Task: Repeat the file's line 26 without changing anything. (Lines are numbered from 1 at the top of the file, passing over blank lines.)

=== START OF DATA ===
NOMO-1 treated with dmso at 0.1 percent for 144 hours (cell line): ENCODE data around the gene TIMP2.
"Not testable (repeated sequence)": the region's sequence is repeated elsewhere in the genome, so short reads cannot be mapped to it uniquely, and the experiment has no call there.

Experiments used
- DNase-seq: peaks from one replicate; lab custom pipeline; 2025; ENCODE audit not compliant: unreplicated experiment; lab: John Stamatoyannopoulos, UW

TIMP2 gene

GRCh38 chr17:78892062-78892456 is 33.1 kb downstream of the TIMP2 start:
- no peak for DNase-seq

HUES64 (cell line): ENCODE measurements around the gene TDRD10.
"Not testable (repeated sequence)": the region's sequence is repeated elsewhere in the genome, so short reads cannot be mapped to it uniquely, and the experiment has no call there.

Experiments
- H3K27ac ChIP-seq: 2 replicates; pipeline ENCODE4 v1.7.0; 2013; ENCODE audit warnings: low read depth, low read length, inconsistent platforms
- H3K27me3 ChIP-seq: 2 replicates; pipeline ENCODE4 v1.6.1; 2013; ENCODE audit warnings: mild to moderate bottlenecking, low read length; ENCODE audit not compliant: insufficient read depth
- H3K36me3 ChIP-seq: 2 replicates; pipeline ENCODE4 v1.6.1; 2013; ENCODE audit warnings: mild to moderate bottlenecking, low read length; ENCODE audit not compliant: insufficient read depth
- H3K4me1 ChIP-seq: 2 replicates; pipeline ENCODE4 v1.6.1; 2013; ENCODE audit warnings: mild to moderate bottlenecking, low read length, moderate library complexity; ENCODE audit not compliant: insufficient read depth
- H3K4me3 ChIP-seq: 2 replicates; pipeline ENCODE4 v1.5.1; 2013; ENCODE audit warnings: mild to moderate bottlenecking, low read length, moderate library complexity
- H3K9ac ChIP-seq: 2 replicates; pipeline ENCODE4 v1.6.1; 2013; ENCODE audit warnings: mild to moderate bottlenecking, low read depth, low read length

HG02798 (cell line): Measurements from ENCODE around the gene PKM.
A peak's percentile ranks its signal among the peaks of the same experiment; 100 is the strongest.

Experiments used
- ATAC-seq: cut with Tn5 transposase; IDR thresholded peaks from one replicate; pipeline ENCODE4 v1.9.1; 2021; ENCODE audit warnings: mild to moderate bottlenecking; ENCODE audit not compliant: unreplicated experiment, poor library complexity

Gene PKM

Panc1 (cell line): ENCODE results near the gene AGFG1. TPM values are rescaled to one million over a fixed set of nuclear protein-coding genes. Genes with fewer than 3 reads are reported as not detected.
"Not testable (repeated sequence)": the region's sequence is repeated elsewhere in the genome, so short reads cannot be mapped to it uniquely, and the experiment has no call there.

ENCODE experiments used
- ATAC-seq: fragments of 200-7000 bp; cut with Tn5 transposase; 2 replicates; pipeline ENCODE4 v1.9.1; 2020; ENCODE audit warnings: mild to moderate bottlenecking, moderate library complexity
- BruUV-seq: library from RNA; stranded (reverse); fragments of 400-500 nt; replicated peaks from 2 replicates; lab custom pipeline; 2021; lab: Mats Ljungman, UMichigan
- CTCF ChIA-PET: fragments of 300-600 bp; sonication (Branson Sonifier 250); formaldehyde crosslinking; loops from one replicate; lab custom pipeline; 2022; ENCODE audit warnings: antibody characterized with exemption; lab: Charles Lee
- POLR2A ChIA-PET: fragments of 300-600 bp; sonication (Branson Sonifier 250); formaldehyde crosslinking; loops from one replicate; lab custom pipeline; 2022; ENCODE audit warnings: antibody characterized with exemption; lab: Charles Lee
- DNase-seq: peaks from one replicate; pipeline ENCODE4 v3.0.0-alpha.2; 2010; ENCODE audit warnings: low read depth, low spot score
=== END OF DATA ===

- BruUV-seq: library from RNA; stranded (reverse); fragments of 400-500 nt; replicated peaks from 2 replicates; lab custom pipeline; 2021; lab: Mats Ljungman, UMichigan